Posted in News.

2010 Summer Newsletter

Toronto, Turkey and Beyond?

Conference Considers Forming International Society of Media, Religion and Culture

John P. Ferré, University of Louisville
RMIG member

The Seventh International Conference on Media, Religion, and Culture, meeting from August 9 to 13 at Ryerson University in Toronto ended with agreement to vote on the formation of an International Society of Media, Religion, and Culture (ISMRC) by June 2012, when the group will convene again in northwest Turkey on the campus of Anadolu University. ISMRC will be the first worldwide association dedicated to the academic study of media, religion and culture.

In many ways, the conference in Toronto was typical of the six international conferences on media, religion, and culture that preceded it. The conferees came from several continents — North America and Europe especially, but also Australia, Asia, Africa, and South America. The host country has always been well represented, so Canadians had a strong presence at this year’s meeting.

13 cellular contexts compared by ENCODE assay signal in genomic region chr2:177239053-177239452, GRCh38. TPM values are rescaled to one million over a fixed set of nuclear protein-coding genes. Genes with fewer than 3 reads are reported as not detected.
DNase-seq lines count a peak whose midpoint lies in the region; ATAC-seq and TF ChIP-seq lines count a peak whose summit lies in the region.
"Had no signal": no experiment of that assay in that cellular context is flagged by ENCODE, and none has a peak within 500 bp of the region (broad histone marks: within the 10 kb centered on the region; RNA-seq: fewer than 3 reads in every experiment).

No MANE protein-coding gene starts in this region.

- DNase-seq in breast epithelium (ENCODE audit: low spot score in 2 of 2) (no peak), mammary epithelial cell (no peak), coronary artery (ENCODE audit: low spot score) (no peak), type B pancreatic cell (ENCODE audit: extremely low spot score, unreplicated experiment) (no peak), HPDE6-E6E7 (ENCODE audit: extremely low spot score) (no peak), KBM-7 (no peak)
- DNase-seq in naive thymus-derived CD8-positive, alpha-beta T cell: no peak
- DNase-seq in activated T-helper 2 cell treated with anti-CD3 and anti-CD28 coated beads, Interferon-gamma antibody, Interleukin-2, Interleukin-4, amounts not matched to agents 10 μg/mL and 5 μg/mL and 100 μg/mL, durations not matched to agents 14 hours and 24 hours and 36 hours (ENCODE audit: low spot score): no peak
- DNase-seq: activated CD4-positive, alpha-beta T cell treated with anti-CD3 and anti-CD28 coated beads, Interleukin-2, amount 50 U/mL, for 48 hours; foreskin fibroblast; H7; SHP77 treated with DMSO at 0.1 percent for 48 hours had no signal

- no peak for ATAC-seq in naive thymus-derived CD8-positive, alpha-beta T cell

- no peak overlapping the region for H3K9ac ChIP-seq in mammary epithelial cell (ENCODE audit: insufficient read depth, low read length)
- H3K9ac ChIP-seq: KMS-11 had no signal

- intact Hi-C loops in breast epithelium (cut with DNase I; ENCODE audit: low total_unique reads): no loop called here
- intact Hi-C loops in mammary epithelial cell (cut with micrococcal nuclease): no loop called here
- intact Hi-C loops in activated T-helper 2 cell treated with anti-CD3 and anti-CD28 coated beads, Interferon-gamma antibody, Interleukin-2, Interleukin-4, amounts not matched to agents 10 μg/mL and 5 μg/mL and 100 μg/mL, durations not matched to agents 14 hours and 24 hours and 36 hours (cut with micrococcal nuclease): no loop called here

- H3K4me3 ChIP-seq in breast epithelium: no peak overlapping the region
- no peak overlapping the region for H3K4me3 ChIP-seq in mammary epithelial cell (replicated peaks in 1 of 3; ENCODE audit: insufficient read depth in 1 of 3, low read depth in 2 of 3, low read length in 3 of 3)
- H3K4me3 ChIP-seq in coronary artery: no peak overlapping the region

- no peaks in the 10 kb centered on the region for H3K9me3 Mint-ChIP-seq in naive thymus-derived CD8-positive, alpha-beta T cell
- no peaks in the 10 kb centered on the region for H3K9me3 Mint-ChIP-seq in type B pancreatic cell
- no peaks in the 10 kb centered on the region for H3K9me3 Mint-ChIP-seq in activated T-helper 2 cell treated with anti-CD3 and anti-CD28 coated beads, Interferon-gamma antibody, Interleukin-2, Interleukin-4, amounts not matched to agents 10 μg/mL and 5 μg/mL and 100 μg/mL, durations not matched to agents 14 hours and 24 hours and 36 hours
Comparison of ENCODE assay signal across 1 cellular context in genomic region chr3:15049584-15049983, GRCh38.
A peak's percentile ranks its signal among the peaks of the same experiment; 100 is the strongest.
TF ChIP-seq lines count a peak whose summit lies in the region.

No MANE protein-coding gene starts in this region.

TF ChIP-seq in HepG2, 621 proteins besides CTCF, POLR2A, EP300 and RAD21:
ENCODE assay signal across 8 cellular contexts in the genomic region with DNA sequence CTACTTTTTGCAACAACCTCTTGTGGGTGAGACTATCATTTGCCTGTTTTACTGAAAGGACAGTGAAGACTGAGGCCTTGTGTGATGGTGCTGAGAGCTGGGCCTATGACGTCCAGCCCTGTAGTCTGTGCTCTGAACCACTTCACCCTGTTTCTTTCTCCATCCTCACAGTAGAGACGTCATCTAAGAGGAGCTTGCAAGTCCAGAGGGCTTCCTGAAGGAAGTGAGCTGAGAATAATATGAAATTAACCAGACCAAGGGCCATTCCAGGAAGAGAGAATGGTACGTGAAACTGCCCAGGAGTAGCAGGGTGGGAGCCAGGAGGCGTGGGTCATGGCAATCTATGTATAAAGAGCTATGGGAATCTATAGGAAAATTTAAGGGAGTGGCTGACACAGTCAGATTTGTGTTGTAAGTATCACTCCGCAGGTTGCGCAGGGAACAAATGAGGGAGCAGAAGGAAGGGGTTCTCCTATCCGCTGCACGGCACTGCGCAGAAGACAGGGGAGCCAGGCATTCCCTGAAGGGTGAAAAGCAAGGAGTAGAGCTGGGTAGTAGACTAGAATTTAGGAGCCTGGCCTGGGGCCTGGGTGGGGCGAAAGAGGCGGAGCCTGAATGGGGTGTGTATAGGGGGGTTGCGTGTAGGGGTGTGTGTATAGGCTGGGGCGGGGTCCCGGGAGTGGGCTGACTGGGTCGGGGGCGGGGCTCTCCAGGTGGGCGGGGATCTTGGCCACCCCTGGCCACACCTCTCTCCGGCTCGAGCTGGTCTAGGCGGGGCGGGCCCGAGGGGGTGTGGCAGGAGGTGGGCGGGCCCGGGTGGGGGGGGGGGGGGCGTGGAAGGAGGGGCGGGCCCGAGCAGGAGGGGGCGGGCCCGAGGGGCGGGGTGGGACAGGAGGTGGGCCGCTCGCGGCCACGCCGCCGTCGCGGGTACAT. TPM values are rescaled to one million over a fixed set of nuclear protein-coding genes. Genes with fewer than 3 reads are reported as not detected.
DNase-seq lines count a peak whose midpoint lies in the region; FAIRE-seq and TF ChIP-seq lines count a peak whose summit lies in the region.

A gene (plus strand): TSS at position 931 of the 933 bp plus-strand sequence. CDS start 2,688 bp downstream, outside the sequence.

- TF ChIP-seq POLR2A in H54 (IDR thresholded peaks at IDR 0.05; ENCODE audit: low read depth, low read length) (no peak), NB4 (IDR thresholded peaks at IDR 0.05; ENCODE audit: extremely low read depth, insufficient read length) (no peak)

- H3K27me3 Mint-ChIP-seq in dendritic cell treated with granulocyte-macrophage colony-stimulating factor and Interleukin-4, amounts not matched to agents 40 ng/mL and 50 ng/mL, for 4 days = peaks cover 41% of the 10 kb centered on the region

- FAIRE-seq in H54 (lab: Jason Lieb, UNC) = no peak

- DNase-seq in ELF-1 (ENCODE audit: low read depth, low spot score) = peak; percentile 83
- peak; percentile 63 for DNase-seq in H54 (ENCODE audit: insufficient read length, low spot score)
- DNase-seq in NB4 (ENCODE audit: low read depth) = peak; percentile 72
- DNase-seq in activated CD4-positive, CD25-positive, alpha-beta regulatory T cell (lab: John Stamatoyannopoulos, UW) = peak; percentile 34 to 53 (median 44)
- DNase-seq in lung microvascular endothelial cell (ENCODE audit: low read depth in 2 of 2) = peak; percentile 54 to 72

The conferees also came from several disciplines. Besides media studies and religious studies, participants in Toronto came from sociology, theology, English, history, and political science. Most of their papers were qualitative, but some quantitative research was presented as well.

Keep reading past the jump for more on the International Conference on Media, Religion, and Culture.

Read More »

Posted in Newsletters.

2010 Winter Newsletter

Rocky Mountain High: AEJMC Annual Convention set for Denver

By Paola Banchero, University of Alaska Anchorage
Religion and Media Interest Group head

From my vantage point overlooking snow-frosted birch trees, summer sounds a long way off. But it’s not too soon to start thinking about the AEJMC annual convention in Denver Aug. 4-7.